By Nastasya Tay, IPS Terraviva (November 28, 2011)
The European Union plan to save the Kyoto Protocol may meet its greatest obstacle in the developing world.
Abias Huongo, one of Angola’s negotiators, says developing country blocs of which it is part – including the Africa and Least Developed Countries groups – are not able yet to express support for a global legally binding deal.
“Our partners need to fulfill their responsibilities, and they are running away from their commitments,” he told IPS on the first day of the United Nations 17th Conference of the Parties (COP 17) - the annual international gathering convened to try to make progress on dealing with climate change in Durban, South Africa.
In a curtain-raiser press conference, the EU delegation – viewed as the most enthusiastic about a second commitment period – emphasised it was unwilling to commit unless the rest of the world agreed to a global climate deal.
“The problem is that Kyoto alone cannot tackle the climate challenges we all face,” the delegation’s Tomasz Chruszczow said, “We need 100 percent of global emissions covered by the framework, and 100 percent of those who are emitting.”
The EU wants to see an agreement finalised by 2015, and operational at the latest by 2020.
Durban represents a crucial decision-making point for the world’s fight against climate change – one which many civil society organisations and developing nations regard as a matter of life or death.
“It always seems impossible until it is done.” The words of Nelson Mandela were echoed by U.N. climate chief Christiana Figueres at the opening plenary of COP 17.
In previous years, COPs have been plagued by frustration, mistrust and despair. But last year’s talks in Cancun managed to relieve some of the burden of post-Copenhagen disappointment.
This year, the more than 15,000 delegates have arrived on South Africa’s coast somewhat more hopeful about possibilities. But along with hope comes responsibility.
The first commitment period of the Kyoto Protocol ends in December 2012, and in the absence of new commitments from developed countries, the globe will be left bereft of any legally-binding emissions framework.
Developing countries want Kyoto to succeed, Huongo said.
“We’re in Africa, and we don’t want it to die on our continent,” he added.
He said there would be discussions around a new legally-binding agreement, but outcomes remain opaque.
Huongo told IPS that the developed world must also be more flexible with its funding requirements to improve access to climate financing for the countries that need it the most. He said Angola also needs assistance with capacity building to combat its vulnerabilities.
Already, several countries – including Japan, Russia and Canada – have expressed their reticence at signing on a second time. National media reports that Canada is preparing to announce its retirement from the agreement after the COP 17 talks have been met with consternation.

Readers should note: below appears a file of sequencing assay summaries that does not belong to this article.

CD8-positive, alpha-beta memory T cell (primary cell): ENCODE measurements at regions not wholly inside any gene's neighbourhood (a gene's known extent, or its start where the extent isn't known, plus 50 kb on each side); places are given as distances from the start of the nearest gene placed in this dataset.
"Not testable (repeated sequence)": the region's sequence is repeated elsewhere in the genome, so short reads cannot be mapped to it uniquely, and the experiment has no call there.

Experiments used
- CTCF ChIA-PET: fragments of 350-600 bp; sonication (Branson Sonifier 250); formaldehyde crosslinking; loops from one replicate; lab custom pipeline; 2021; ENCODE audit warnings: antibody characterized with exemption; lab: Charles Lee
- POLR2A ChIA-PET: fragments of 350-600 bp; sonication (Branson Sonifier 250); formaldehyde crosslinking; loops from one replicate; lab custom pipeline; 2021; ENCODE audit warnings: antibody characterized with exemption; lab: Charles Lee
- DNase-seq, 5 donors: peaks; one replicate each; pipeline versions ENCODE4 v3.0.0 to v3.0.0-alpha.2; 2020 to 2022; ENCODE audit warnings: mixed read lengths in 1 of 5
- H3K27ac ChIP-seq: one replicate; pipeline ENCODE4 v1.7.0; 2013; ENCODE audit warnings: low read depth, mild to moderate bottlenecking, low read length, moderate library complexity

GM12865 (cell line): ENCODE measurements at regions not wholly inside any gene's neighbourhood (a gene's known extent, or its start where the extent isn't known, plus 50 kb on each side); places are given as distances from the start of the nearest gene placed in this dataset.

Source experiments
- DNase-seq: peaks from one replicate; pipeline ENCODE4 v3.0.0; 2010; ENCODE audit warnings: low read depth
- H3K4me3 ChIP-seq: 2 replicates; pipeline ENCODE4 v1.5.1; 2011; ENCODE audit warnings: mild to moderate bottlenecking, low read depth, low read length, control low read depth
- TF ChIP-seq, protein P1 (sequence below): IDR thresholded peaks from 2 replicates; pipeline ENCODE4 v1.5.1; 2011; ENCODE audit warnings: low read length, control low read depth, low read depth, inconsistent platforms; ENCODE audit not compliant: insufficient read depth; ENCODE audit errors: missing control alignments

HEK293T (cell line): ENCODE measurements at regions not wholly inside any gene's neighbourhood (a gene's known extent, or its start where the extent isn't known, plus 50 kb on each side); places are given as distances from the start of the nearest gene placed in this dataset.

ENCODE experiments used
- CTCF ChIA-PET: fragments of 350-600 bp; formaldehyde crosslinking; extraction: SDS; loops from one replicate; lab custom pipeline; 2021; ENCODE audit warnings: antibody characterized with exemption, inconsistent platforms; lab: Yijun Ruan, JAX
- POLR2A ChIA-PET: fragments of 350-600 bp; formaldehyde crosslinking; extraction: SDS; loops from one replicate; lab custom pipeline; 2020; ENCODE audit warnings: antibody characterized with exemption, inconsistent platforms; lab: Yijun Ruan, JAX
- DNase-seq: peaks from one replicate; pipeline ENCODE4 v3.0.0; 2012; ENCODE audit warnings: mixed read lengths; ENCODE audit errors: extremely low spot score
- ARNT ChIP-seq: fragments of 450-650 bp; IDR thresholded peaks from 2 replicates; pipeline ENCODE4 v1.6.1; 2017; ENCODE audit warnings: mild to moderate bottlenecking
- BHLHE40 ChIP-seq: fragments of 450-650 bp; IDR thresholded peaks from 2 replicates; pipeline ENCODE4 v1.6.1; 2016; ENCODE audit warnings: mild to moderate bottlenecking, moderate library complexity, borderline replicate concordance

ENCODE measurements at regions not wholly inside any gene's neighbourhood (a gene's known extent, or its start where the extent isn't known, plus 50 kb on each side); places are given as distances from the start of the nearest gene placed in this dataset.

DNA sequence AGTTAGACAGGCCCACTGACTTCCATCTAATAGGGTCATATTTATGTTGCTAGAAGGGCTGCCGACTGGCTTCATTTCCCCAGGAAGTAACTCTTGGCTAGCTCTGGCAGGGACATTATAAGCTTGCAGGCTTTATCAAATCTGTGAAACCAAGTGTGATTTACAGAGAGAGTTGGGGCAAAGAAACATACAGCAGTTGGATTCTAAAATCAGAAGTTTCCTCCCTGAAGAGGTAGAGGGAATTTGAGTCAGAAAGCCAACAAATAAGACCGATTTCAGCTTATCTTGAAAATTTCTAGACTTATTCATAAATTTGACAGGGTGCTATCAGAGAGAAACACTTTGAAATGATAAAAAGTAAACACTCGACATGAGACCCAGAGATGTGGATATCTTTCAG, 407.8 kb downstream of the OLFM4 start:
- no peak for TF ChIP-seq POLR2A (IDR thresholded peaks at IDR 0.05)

Alden Meyer from the Union of Concerned Scientists says this would be “the third slap in the face Canada’s given the international community”, after reneging on attempts to meet its commitments, and putting forward weak emissions targets at Copenhagen.
Meyer says Canada is attempting to avoid the scrutiny and criticism it would face if it left the Kyoto Protocol at COP 17, and is acting in bad faith by continuing to participate in the negotiations.
The developed-developing country divide is very much alive and kicking.
South African President Jacob Zuma referred to the plight of developing countries in his address at the opening ceremony, urging negotiators to strive to find solutions. But civil society groups including Greenpeace and Oxfam International said they were unhappy about the lack of ambition he expressed.
Faith groups of different religions gathered on the eve of the talks at a nearby stadium, to pray for concrete, fair and balanced outcomes from the negotiations. They were joined by Archbishop Emeritus Desmond Tutu, who called for the world to prepare itself for the battle against global warming.
Tutu criticised those countries refusing to sign the Kyoto. “God wants us to live in a garden, not a desert,” he told the crowd.
Figueres joined Tutu in addressing the rally, promising progress. “No matter what happens in Durban, it is going to be a step forward,” she said, “But let’s remember, it’s only a step… There will be another COP, and another one. This is a long process.”
The U.N. climate chief has emphasised the importance of looking beyond the Kyoto Protocol at the talks, highlighting the need to operationalise parts of the Cancun Agreements.
Amongst the concrete outcomes possible from Durban is the finalisation of the structure of a Green Climate Fund – a mechanism that will manage and account for climate funds, including the 100 billion dollars annually by 2020, promised by developed countries for adaptation and mitigation measures in developing nations.
Also achievable, Figueres believes, is making progress with the Adaptation Framework, also agreed in Cancun, and the improvement of technology transfer mechanisms, which will allow poorer countries to become more resilient with the onslaught of unpredictable and extreme weather events.
On the eve of the negotiations, unseasonably heavy rain left parts of Durban flooded, and resulted in the deaths of at least six people – a tragic, but possibly apt prelude to two weeks of discussions about climate change.
It is a message that developing countries want to make sure their richer counterparts hear: “We’re the ones who suffer.”